Monday, June 15, 2009
Saturday, June 13, 2009
See video below.
Friday, June 12, 2009
The less toxic chemicals are used, the less toxic chemicals seep into our water to later contaminate all life including ourselves. We owe it to our future generations to engage in such practices and salvage what is remaining of our world.
But what does this all mean for your Lawn. Unfortunately Organic Lawn Care is not for the lazy. You will need to substitute synthetic fertilizers and pesticides chicken manure and plant fibers and the results are in many cases disappointing. It may take a while for this movement to take hold in India, one reason is that organic lawn products are probably not available. We however wanted to raise awareness of this practice with this article.
I end by posting a ORGANIC LAWN 101, Courtesy of Scott Meyer editor of Organic Gardening magazine.
- Get Soil Test
This shows what fertilizers and soil amendments, such as limestone, you need. Tests can be done by pros or with do-it-yourself kits available in stores and online at sites such as www.gardensalive.com (Anytime)
- Control Weeds
Clean up debris and apply organic corn gluten herbicide, such as Cockadoodle DOO Weed Control or WeedBan (www.purebarnyard.com, (www.extremelygreen.com). Safe for kids and pets, but not when seeding new grass. (Early spring & late summer)
Non-synthetic organic brands can be found in gardening centers and most home improvement chains, including Home Depot and Lowe's. Look for a seal from Organic Materials Review Institute. Follow directions. (Early and late spring, late summer or early fall)
- Mow and Water
Keep grass on the high side -- 2.5 to 3 inches -- to fight weeds. Don't cut lawn while it's wet, and leave clippings to feed the soil. Rake out clumps. Lawns need about one inch of water a week. Water early -- 5 a.m. to 8 a.m. is best -- and for concentrated periods. Light sprinkling fosters weak roots.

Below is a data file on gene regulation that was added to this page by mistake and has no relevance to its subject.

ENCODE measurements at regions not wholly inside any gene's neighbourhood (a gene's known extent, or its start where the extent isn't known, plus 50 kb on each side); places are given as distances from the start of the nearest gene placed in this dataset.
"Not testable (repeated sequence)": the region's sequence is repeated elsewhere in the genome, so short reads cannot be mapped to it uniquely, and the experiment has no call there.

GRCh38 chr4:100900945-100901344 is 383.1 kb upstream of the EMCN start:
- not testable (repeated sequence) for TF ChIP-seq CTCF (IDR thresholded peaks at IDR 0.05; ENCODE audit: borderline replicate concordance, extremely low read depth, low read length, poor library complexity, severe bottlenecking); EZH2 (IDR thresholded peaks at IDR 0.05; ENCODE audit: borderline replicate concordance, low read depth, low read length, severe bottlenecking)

- Feed Turf
Nutrients like compost tea sprays, liquid seaweed and grub deterrents may build soil's biology and fight pests. Some brands can be found at www.gardensalive.com and www.extremelygreen.com. (See directions for best application times)
When nights are cool, grass grows best. That's the best time to over-seed lawn and fill in any bare spots. (Fall)
Friday, June 5, 2009
Over the past month, I've trimmed my grass four times, sliced firewood with a chainsaw, torn up lawn to reseed and weed-whacked my overgrown two-acre property.
And I haven't used a single drop of gasoline.
It's shaping up to be the summer of the "alternative energy" outdoor power tools. From battery mowers and garden cultivators to a new propane-propelled string trimmer, manufacturers and retailers are rolling out consumer machines that run on gas substitutes and boast lower emissions and fewer maintenance headaches.
Right now, Ariens Co. of Brillion, Wis., is introducing its $3,299 "AMP Rider" electric-motor mower that works off rechargeable lead-acid batteries and never needs an oil-change. Valley City, Ohio-based MTD Products Inc.'s Troy-Bilt brand just launched a $169 seven-pound lithium-ion battery trimmer it says can run up to 45 minutes on a single charge. And Vergennes, Vt.-based Country Home Products Inc., known for its futuristic Neuton brand battery push mower, just added four new tools with interchangeable nickel-cadmium batteries to its lineup, including a $109 chainsaw.
Meantime, home-improvement retailers are allocating more shelf space for these eco-machines, lured by slowing sales of gas models and robust interest in alternative-fuel models. At Home Depot Inc., 2008 was a record year, with double-digit sales growth, for non-gas outdoor equipment.
Two factors are driving the trend, says Wesley Neece, Home Depot senior merchant for lawn and garden: the greening of America and lingering caution about rising gas prices. Home Depot sells a range of items from corded and battery-powered push mowers to a trimmer just out from Los Angeles-based Lehr Inc. that's fueled by a small 16.4-ounce propane canister. Home Depot is just beginning to sell the Ariens battery AMP Rider online.
Wednesday, June 3, 2009
Lona Lawn Mowers founder, Alexander Mathew was recently featured in the news. This was related to the opening of his Art Gallery - Alexander's Art Gallery. The Art Gallery features a unique collection of art from original paintings from foreign painters to reproduction of famous paintings. Also featured in the collection are exotic African Masks, collected by Mr Alexander while working as a teacher in Nigeria. The News article was featured in the Indian Express.
Paper cutting of the article is attached.